Greetings on this the Twenty-first Sunday in Ordinary Time
Readings: IS 66:18-21; PS 117:1, 2; HEB 12:5-7, 11-13; LK 13:22-30
The Gospel reading for today has Jesus speaking of the narrow gate (or narrow way). In the Gospel of Matthew version the narrow gate is evaluated or realized by the fruits of the works of the person. In the Luke version the narrow gate is determined by the effort or striving one attempts. Heaven it seems in not merely a creed or profession but a reflection on how we think and what we do.
I am not sure if this is common where you live but here we use off duty policeofficer to perform traffic control at our local houses of worship. The efficient movement of many vehicles into and out of a given house of worship requires an authoritative traffic control person and who better than a police officer.
Usually this work is pretty straight forward. Maybe a 15-20 minute effort in total and it can be done without a great deal of effort. But this one Sunday there were many, many cars. The traffic control policeman really struggled to keep up with the volume and the duration of the traffic control effort. We knew it would be a more difficult day so after it was over we walked over to the police officer to thank him. Before we could say a word he blurted out: ‘Father, you must tell me in advance when you are going to have a big event! This was much too hard to do all alone and I should have had help.’ Father responded, ‘Are you Christian’ The police officer replied, ‘Yes.’ Father said, ‘Today is Easter.’
Back to the Gospel story.
The people were clearly worried. Seeing and hearing the differences between the leadership and their teaching and Jesus and his teaching would naturally create some serious thinking: ‘Lord, will only a few be saved?’ Spiritual neglect (we used to call it lukewarm) is a reasonable understanding of this teaching of Jesus. What exactly do we need to think/do/say? Is wealth a sign of God’s approval or a product of sin?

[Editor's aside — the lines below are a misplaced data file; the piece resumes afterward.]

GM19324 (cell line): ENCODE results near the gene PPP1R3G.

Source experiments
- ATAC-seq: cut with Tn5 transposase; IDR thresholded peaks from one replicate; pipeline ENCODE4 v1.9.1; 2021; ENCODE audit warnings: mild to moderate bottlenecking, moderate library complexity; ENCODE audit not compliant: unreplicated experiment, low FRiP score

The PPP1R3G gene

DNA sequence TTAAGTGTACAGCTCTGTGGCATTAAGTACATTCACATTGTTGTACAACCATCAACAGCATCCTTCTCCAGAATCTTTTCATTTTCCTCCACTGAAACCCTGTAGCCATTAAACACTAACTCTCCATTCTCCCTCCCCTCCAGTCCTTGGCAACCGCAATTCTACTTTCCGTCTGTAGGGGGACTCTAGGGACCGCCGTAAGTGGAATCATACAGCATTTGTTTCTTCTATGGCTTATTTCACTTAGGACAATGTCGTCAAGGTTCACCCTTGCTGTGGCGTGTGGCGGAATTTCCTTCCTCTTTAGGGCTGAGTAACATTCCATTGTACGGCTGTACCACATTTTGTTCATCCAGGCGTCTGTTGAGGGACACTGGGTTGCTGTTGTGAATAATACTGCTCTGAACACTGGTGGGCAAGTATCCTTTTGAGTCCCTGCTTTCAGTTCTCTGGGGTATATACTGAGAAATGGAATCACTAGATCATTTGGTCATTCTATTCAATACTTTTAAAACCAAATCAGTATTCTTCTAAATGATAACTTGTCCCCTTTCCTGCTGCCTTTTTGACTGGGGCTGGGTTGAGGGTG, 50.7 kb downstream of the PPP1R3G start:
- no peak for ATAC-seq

Jesus instead points to the contrast – the opposite of a life of salvation. In other words, Jesus does not answer the question directly. Instead he offers the example of exactly what we should NOT be like.
In the dialog of arriving at the narrow gate and wanting access some are turned away, ‘I do not know where you are from.’
To which they reply: ‘We ate and drank in your company and you taught in our streets.’
Jesus repeats his statement, ‘I do not know where you are from.’
The ‘ate and drink’ statement needs to be unpack. Jesus deliberately wants us to do that. The statement is concerned with the worldly good of life and is missing the spiritual good of life. It contains the three basic forms of obsession for worldly good and becomes the evidence about those who are denied entry.
The three are:
- Pleasures of Life (Flesh) – Food and drink even the Sign of the Multiplication of the Bread is to be taken for the body alone.
- Pleasures of the Eye (Possessions) – Riches of the world. Our city, you were invited to our city. We possess this place.
- Pride of Life (Honor) –They want to possess honor, be given honor and not give God the honor.
Jesus’ warning is that worldly good can have such a powerful influence over us as to put our eternal soul at risk of eternal exclusion.
Depart from me, all you evildoers, he said. Doing evil is the problem. Attending to your spiritual good is the way to the narrow gate.
Jesus is the gate. Following in his path, making your way to your personal Jerusalem is a truly fulfilling life with eternal benefits.
Peace be with you,